How to use the tools of persuasion in advertising?

Advertisements hold the power to persuade readers into buying the products it is promoting. The keyword here is persuasion. Advertisers uses persuasion everyday to influence potential consumers into buying their products / services.

Dr. Robert Cialdini, best known for his 1984 book on persuasion and marketing, Influence: The Psychology of Persuasion, writes that there are six principles of persuasion that we can utilize in order to influence others at our will.

First, there’s reciprocation. All of us are taught since young to repay others whenever we can. Most people will find ways to avoid being called a freeloader, or a moocher. In the perspective of advertising, this tactic is used often. Free samples or free trails are often offered to potential customers to persuade them to buy the products / services. A sense of indebtedness can be formed when uninvited “first favors” such free samples are given. With that sense of guilt, the potential customer will feel the need to reciprocate and in return, buy the product / service, which is the goal of the advertisers. For example, supermarkets or stores would have sampling stations near the product advertised to hand out free tastings and will preach about the product when the potential customers are enjoying the samples. When potential customers accepts the free samples, they automatically would be “in debt” and will try to reciprocate by buying the product that’s being offered to them.

Second, there’s the principle of commitment and consistency. When users have made a choice or taken a stand, they are more likely to stick with their decisions until the end. The desire for consistency is the new way of advertising. Many companies such as Amazon, Spotify, Blue Apron and other subscription based services will use discounted rates or free trials to lure potential customers into commit to their services. For example, gym advertisers would offer free-month-at-the-gym trials for new customers to lure them into signing a gym membership. Once they have completed the free trials, the need to be consistent will motivate them to sign a one year gym membership deal with the company.

Third, social proof is a powerful principle that let us identify and follow a certain “correct” behavior. If everybody around us behaves a certain way, we will assume that it is the right thing to do. This principle is very effective because most people in society follow norms. For example, Dunkin’ Donuts has a tagline that reads “America runs on Dunkin’.” By emphasizing America as a whole in the slogan, potential customers will think, “well, the whole country is eating Dunkin’, I should be too.” Advertisers uses the power of norms in slogans such as Dunkin’ Donuts to influence more people to make the common decision of buying that certain brand of product / service.

Fourth, liking is the key to saying “yes”. People have been known to trust and be influenced by people that are similar to them. Most people loves flattery, even when they are unaware of it. Advertisers would use this tactic to “get on the good side” of potential customers to get them to buy their products / services. Like a car salesman, if he sees a mom pulls up with two kids in the back seat and a golfing bumper sticker on the car, the salesman would casually talk about his own kids and golfing hobbies to establish a comfort level and familiarity in that encounter, leading the mom to buy a car from that salesman because he is appears so similar to herself.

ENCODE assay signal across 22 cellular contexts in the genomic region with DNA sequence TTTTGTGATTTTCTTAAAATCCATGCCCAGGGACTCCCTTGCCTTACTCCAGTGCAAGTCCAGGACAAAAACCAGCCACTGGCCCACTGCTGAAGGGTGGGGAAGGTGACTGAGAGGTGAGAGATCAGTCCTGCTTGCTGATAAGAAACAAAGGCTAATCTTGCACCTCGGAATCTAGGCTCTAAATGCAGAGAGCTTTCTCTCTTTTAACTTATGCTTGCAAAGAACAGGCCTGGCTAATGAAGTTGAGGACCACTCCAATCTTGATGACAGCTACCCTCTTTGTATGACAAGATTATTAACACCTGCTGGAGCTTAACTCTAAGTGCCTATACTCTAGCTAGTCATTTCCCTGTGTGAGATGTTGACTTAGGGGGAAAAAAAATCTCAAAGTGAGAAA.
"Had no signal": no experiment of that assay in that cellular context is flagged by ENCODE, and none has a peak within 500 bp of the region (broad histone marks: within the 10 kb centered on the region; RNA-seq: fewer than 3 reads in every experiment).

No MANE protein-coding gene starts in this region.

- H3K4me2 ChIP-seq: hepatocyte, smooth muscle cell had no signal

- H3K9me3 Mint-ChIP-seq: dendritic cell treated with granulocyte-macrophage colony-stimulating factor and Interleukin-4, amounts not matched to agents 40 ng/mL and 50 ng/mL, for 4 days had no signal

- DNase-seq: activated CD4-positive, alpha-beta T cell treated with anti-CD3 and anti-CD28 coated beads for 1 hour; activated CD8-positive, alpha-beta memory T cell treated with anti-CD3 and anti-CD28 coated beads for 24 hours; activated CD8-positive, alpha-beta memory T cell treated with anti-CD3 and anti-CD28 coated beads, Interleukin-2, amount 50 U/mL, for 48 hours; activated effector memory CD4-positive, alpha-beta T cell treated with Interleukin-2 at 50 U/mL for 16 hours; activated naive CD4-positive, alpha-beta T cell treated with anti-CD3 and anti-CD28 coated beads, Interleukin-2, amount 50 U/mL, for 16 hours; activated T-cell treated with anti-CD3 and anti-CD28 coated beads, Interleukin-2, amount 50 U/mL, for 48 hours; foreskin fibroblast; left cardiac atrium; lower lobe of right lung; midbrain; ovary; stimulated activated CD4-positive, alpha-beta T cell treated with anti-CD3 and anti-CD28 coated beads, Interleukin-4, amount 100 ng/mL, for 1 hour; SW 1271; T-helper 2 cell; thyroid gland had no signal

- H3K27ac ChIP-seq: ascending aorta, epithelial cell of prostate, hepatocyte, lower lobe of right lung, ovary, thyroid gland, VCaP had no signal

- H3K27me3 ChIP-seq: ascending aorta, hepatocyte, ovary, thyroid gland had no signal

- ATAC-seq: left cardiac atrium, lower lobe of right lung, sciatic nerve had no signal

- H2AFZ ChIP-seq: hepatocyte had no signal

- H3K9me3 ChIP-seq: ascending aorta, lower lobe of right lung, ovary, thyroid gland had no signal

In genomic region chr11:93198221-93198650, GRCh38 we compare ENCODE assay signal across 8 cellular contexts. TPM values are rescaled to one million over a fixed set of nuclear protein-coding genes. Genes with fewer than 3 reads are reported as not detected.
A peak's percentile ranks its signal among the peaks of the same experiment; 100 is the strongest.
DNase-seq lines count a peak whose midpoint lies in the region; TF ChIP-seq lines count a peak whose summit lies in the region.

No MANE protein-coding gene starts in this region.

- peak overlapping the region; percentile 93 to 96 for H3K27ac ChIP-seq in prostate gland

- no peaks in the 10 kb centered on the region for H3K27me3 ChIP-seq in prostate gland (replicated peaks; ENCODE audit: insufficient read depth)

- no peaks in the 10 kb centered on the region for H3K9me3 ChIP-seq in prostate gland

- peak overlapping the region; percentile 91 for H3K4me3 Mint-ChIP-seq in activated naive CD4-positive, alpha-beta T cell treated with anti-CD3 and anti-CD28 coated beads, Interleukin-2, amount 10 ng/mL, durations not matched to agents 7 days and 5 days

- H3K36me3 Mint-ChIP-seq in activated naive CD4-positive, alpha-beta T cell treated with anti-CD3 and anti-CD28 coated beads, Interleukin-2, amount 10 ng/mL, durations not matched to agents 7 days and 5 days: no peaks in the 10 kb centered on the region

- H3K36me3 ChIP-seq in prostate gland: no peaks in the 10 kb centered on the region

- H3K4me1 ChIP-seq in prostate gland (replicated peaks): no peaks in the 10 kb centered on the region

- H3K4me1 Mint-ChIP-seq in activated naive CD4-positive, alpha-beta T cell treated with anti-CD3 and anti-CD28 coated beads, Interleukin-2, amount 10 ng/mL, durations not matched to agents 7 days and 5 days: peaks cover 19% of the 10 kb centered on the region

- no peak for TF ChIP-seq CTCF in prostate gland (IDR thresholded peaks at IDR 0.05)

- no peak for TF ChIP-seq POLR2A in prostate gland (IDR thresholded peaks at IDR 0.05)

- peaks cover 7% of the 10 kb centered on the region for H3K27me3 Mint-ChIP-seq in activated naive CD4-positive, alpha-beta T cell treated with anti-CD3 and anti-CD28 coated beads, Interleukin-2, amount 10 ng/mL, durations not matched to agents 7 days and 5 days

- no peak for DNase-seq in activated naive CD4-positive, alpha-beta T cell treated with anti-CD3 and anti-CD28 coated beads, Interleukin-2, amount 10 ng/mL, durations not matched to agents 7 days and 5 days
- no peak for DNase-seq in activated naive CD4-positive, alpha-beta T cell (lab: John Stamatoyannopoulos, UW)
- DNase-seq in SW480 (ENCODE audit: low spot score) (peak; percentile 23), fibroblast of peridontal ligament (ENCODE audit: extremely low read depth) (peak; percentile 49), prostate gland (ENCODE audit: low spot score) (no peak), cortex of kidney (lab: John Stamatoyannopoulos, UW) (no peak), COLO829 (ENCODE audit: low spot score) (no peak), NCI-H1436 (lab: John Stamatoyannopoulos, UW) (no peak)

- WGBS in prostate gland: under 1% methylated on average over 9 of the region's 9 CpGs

Fifth, authority has the power (no pun intended) to influence us. Degree of compliance varies according to situations but most people grew up with a respect to authority, no matter if it is real of implied. Advertisers uses this aspect to their advantage by hiring professionals or celebrities to promote their products / services. Potential customers are more willing to comply when the person making the offer looked the part. For example, toothpaste commercials often features the testimonials coming from dentists because potential customers would trust the words of a professional when making purchasing decisions.

Sixth, and lastly, there is the principle of scarcity. Cialdini mentions that opportunities seem more valuable when they are less available. Advertisers love using the term “limited” to make their product more interesting that it actually is. Hard-to-get items are perceived more positively and more desirable just because it is more difficult to be obtained. A fine example would be Milwaukee’s Summerfest organizers. Summerfest have used the appeal of scarcity to increase the crowd volume during the festival week by offering tickets at a limited amount or time. When Summerfest festival goers see the daily admission promotions, they will think the limited number of tickets available as a sign of rarity and show up early, then typically spends the whole day within the grounds, spending on food and merchandises, which ultimately will profit Summerfest.

Shown here are all the six principles found in the ways persuasion can be used in advertising and how dangerously effective it can be. Reciprocation, commitment and consistency, social proof, liking, authority, and scarcity are some of the ways advertisers can apply to influence potential customers into investing in their products / services.


Cialdini, R. B. (1984). Influence: The Psychology of Persuasion. NY: HarperCollins.




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